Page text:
This phenomenon is largely due to the chiral-induced spin selectivity (CISS). It causes in particular the reduction of the elastic backscattering in electron-transfer through chiral molecules. In fact, electron transmission shows that ordered films of chiral organic molecules act as electron spin filters. The CISS effect gives us important insight for spin-selective processes in biology and allows the use of chiral molecules in spintronics applications.

The electron-transfer process allows for the transfer of energy and information...

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Super-Fast 3D Printers

By Dr. Amira Val Baker, Resonance Science Foundation Astrophysicist

A new printer known as the ‘replicator’ could soon make the innovative and futuristic 3D printers a thing of the past.

3D printers came about in the early 1980’s and were considered a modern miracle. They work by depositing a material, such as plastic, layer by layer to reproduce a 3D generated computer image. Since their humble beginnings, and massively expensive prices, in which they were only able to produce functional prototypes they have since made significant advancements in precision. With such precision and the relatively lower prices they have become common place for the production of anything and everything from aerospace and automotive to medical.

However, researchers in California have now unveiled a new 3D printer known as the ‘replicator’. Based on tomography – which is the process of obtaining a 3D image of non-visible ‘internal’ structure by combining...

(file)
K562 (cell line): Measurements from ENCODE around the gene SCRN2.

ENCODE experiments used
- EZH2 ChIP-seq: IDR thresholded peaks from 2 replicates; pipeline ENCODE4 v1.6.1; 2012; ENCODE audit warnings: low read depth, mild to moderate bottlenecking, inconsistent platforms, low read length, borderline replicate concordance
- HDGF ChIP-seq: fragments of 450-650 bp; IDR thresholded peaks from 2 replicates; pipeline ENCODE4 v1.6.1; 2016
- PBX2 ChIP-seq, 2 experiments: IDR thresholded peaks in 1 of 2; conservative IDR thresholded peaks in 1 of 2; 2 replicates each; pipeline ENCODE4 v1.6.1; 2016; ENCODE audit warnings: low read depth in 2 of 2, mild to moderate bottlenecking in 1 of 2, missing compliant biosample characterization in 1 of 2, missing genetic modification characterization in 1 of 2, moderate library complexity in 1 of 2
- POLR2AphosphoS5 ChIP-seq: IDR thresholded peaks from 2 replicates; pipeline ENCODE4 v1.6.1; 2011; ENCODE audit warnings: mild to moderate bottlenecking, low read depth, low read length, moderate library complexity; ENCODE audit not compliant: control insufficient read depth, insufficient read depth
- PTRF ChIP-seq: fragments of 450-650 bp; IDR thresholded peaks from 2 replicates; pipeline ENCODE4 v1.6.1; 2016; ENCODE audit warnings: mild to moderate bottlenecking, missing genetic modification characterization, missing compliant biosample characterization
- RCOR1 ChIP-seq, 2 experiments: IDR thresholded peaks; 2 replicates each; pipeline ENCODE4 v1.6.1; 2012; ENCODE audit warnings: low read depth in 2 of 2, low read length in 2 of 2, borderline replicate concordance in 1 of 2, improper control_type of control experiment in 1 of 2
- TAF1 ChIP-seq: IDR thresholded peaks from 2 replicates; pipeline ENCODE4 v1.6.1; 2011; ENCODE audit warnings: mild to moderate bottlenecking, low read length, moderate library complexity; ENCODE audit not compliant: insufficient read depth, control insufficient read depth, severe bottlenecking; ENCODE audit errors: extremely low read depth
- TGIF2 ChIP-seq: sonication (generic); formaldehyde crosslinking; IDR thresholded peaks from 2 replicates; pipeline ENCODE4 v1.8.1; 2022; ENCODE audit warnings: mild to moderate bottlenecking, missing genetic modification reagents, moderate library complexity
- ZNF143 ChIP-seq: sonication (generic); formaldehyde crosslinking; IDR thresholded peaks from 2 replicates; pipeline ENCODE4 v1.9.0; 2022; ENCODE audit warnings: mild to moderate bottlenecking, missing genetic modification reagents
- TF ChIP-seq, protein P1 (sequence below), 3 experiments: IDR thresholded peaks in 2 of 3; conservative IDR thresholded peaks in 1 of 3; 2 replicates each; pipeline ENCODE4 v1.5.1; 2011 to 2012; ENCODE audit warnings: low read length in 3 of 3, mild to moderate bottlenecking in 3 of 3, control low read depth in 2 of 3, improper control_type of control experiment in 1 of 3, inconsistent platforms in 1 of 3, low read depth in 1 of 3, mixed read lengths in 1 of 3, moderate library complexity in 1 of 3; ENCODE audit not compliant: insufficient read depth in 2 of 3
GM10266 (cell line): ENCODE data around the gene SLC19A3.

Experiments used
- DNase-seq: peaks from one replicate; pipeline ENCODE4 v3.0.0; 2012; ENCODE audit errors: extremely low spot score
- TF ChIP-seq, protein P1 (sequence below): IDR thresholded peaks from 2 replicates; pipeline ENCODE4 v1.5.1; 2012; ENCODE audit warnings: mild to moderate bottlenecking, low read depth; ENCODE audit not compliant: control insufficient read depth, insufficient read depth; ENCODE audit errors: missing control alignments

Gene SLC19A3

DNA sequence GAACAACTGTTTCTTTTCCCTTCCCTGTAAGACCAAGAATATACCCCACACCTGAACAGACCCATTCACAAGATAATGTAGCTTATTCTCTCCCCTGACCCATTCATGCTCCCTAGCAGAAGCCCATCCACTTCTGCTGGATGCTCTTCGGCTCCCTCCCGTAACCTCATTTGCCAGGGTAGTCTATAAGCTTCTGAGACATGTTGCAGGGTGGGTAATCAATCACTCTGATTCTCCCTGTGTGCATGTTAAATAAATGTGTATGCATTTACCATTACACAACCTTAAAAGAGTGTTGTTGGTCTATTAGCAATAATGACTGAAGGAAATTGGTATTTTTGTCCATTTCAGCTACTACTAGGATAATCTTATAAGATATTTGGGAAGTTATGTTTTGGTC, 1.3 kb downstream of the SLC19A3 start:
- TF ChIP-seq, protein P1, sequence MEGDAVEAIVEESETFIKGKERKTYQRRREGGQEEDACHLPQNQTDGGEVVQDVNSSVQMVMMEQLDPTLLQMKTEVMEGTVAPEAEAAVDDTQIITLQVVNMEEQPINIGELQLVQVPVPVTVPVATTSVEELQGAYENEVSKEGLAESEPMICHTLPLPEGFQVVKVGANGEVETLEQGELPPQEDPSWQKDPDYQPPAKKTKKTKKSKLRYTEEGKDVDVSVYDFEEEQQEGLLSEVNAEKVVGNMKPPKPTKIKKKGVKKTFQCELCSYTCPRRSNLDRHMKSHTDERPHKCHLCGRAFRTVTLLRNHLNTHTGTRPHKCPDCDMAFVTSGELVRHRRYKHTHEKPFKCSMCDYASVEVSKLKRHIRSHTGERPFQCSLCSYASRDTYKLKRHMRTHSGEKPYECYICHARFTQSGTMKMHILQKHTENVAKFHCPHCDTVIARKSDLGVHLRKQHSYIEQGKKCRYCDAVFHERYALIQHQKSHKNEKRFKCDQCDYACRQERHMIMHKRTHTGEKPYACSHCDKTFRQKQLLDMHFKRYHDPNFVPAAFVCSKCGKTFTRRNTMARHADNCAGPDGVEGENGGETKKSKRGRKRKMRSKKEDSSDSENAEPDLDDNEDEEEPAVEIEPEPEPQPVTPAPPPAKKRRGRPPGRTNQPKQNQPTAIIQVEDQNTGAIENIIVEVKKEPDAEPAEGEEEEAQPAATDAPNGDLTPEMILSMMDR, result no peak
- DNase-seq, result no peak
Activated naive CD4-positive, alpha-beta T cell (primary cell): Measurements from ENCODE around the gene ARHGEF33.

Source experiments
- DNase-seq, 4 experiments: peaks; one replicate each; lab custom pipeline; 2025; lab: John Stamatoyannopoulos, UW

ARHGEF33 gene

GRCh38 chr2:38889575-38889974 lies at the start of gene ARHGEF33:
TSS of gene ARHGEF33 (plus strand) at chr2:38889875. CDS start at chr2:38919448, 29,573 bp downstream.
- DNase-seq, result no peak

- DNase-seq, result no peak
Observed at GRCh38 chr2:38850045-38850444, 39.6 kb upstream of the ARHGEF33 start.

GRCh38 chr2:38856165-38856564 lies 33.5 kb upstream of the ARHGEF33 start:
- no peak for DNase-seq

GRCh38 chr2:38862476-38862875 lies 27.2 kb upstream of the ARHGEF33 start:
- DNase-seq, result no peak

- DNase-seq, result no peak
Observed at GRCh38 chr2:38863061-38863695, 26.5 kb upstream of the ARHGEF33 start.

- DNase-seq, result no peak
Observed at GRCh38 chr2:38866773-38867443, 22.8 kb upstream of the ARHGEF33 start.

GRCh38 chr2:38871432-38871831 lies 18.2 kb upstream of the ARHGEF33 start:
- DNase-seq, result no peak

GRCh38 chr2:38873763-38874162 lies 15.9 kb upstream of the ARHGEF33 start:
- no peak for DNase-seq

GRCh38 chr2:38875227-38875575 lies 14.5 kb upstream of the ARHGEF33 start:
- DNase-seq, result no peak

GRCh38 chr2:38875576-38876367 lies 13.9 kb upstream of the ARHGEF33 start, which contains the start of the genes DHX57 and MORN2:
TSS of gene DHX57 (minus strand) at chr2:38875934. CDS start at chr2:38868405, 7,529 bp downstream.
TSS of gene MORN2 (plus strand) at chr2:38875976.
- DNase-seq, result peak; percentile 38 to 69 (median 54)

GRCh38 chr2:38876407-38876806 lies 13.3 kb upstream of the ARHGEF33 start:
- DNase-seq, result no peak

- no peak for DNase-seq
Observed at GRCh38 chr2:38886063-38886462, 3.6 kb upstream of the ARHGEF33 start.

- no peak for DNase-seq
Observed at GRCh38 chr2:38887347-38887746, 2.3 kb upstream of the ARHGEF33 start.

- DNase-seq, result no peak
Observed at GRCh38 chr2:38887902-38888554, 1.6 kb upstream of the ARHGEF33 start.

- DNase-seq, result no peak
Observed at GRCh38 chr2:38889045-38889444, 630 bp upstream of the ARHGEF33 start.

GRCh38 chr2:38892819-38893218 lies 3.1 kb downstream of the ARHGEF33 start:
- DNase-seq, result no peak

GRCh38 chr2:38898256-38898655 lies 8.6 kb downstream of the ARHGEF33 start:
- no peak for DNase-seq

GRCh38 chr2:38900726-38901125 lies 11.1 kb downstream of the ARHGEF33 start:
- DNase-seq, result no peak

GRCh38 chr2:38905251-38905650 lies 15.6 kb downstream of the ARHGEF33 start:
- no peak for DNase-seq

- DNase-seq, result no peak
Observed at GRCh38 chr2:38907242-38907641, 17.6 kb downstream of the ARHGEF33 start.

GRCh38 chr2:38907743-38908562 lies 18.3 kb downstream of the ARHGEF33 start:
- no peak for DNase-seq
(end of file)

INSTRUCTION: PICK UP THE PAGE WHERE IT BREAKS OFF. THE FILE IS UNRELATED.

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Astronomy Accessible for People with Hearing Loss

By Dr. Inés Urdaneta / Physicist at Resonance Science Foundation

How does it looks like, how does it sounds like, how would it feel? We perceive our reality through our senses: sight, smell, touch, hearing, taste. We usually don’t include the sense of perceiving how it would feel to be someone else… the sense of empathy. Most of our education is focused on the standard view that everyone shares the same senses, hence, they perceive almost the same. But even if we had the same senses, do they perceive the same? Discrimination arrives when we disregard the differences by assuming we all do.

In the USA alone there are approximately 11 million people with serious hearing problems. It is estimated to be 360 million around the globe. Astronomers at the University of California, Riverside, Gillian Wilson and Mario De Leo-Winkler (now director of the National System of Researchers SNI of Mexico), have teamed with teachers at the California School for the Deaf, Riverside...

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Panpsychism as an Observational Science

faculty article Feb 05, 2019
By William Brown, Resonance Science Foundation Biophysicist

One of the key postulations of the paper The Unified Spacememory Network, by Nassim Haramein et al., is that the intelligence and seeming orchestrated behavior underlying the self-organizing dynamics of matter and energy in the universe is based in a fundamental informational structure of spacetime, the Planck field. Since there is information processing activity occurring down to the smallest scale with Planck qubits, which we postulate cannot only process information but store memory, there are the basic components of a proto-conscious intelligence field present in the very fabric of spacetime—what we refer to as spacememory. The scientific model in which consciousness is present in all domains of the universe and underlies all phenomena is known as panpsychism.

In a recently published paper, professor Gregory Matloff makes the argument for panpsychism as a viable theory that can be evaluated experimentally to...